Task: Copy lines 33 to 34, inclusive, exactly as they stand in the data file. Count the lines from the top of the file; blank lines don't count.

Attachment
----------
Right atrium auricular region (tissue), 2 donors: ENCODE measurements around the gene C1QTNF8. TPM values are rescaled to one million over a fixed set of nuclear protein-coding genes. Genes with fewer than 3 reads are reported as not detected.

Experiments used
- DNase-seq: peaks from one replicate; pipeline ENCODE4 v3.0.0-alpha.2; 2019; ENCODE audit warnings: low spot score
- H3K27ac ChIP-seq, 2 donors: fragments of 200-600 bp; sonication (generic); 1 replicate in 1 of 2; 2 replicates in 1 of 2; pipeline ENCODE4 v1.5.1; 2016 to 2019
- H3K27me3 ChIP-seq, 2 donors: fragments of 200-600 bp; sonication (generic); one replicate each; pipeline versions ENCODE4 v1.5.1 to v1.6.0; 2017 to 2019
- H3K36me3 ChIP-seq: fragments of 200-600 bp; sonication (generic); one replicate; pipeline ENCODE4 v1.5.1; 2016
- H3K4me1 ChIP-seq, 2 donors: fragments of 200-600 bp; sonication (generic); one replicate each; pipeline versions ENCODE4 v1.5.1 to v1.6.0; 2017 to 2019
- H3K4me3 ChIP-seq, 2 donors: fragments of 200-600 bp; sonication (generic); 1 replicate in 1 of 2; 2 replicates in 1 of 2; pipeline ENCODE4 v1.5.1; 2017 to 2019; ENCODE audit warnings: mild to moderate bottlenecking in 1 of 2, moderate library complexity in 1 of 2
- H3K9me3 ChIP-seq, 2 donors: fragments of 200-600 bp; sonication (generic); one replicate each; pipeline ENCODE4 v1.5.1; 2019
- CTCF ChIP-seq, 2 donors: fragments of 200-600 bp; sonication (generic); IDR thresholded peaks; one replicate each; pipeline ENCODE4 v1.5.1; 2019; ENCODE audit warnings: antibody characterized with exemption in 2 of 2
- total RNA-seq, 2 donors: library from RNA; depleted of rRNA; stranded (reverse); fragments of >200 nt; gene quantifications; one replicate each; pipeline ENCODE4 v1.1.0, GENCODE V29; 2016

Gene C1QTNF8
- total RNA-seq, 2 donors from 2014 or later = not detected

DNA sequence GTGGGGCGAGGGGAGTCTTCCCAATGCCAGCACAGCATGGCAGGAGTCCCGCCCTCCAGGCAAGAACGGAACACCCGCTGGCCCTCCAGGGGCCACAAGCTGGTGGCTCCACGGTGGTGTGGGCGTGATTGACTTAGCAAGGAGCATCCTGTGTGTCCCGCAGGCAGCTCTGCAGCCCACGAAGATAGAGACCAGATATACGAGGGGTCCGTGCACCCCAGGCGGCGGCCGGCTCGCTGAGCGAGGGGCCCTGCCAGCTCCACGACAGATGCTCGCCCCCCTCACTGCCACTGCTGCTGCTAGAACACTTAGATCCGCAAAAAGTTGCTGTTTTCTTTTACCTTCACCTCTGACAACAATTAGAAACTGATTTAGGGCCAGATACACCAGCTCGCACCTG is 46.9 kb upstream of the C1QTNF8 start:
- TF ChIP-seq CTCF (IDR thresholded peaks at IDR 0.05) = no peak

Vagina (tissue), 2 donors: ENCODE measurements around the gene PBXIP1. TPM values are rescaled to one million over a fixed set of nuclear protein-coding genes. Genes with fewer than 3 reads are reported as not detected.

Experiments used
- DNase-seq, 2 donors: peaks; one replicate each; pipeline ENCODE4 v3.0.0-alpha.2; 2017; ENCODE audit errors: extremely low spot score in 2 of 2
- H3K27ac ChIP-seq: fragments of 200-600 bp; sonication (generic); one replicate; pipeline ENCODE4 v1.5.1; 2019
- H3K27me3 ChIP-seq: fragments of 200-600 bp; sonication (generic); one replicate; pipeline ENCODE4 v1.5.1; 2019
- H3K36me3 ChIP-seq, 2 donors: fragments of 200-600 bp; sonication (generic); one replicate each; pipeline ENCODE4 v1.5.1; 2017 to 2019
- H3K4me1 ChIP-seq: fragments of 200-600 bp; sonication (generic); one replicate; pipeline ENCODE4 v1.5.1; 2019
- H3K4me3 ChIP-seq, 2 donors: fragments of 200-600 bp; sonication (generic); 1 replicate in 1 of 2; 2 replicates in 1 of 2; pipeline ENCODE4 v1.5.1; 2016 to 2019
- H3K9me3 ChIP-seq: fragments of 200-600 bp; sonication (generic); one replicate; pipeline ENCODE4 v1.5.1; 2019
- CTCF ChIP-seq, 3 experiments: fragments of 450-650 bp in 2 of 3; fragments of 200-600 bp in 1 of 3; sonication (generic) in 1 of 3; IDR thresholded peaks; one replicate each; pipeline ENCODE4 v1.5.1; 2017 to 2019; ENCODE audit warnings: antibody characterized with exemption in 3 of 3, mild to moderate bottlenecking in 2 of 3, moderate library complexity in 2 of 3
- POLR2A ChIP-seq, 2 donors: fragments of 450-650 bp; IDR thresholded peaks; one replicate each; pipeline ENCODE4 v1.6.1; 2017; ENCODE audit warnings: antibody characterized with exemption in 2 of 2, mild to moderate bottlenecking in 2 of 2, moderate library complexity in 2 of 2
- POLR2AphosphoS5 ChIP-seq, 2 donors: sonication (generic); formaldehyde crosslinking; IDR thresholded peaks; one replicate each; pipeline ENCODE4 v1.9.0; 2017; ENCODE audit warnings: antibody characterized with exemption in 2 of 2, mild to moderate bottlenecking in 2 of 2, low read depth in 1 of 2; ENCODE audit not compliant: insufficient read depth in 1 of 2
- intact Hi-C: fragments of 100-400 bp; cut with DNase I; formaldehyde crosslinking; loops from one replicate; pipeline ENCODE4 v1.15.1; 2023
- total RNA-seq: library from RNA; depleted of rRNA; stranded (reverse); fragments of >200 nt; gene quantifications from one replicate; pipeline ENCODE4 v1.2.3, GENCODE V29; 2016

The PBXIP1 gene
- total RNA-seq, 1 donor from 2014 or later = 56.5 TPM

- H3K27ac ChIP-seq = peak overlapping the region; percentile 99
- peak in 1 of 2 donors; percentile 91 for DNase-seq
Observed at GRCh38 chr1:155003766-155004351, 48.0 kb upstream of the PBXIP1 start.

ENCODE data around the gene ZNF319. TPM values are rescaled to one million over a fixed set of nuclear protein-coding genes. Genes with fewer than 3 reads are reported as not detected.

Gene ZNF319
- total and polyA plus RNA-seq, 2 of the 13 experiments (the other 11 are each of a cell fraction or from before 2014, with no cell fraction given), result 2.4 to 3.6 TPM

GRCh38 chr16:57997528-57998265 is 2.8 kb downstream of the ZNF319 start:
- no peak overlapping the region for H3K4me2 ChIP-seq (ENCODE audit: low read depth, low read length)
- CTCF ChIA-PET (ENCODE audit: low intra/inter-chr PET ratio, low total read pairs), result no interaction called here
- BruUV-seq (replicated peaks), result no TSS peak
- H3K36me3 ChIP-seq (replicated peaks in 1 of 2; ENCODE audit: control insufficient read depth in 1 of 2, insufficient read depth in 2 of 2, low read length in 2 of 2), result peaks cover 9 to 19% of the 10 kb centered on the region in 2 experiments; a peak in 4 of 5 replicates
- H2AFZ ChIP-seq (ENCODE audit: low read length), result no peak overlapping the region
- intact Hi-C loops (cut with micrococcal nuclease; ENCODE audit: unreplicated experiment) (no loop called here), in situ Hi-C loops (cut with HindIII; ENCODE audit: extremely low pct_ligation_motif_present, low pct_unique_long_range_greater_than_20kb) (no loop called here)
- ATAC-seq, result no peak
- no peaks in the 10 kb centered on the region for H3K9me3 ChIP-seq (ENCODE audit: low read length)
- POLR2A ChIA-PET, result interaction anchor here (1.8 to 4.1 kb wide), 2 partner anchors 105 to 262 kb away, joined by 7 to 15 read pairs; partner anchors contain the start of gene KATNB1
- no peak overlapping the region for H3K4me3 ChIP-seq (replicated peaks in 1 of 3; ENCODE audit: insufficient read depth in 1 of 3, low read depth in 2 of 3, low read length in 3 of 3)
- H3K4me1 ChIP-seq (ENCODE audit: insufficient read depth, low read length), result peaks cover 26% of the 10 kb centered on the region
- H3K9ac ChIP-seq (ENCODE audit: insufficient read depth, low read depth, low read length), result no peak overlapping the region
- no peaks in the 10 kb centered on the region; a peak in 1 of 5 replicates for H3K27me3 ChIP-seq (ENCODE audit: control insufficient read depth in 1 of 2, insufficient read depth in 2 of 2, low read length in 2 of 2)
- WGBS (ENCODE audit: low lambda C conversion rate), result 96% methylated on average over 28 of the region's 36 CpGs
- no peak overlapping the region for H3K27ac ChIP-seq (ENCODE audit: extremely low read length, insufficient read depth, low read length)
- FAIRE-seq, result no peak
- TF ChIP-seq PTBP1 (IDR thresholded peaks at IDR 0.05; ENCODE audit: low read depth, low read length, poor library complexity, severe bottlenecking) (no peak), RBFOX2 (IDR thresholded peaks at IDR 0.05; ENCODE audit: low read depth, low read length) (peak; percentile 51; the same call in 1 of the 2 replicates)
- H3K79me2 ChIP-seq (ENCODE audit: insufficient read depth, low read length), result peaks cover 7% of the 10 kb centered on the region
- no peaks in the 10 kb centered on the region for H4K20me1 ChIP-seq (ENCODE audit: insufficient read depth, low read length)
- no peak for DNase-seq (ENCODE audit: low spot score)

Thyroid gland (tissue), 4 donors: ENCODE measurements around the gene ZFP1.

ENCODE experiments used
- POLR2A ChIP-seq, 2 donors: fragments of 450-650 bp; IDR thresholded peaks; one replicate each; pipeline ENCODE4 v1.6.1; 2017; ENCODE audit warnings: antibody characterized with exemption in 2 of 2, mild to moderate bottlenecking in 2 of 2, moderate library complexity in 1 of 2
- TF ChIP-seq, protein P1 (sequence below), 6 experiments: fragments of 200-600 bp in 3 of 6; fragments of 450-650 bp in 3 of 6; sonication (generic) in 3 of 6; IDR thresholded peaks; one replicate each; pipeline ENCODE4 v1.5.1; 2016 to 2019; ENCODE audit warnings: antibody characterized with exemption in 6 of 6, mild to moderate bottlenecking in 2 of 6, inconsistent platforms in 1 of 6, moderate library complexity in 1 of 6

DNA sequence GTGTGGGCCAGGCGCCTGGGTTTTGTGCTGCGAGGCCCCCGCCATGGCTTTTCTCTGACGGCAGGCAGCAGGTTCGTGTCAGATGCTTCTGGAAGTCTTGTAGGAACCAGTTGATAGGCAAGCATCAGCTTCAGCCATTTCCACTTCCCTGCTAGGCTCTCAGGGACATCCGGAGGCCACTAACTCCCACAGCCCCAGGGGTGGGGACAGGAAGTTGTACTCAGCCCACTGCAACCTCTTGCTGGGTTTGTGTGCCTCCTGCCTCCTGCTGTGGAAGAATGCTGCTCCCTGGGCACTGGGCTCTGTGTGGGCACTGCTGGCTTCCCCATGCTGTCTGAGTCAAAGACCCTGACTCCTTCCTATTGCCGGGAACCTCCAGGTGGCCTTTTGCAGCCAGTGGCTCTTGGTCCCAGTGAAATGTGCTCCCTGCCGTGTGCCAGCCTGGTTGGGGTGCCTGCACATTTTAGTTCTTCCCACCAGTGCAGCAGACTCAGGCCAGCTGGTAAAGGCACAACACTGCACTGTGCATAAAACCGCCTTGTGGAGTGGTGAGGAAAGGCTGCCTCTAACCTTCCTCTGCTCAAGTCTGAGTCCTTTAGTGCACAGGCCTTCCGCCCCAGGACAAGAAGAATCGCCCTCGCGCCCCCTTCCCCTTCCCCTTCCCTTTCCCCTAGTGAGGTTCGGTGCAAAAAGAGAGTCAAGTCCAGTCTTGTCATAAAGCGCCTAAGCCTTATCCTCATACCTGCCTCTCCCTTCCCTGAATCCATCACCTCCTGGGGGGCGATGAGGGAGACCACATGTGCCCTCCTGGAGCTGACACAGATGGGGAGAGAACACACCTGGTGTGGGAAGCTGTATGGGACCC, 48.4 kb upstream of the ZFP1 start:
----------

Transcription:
- peak in 1 of 2 donors; percentile 91 for DNase-seq
Observed at GRCh38 chr1:155003766-155004351, 48.0 kb upstream of the PBXIP1 start.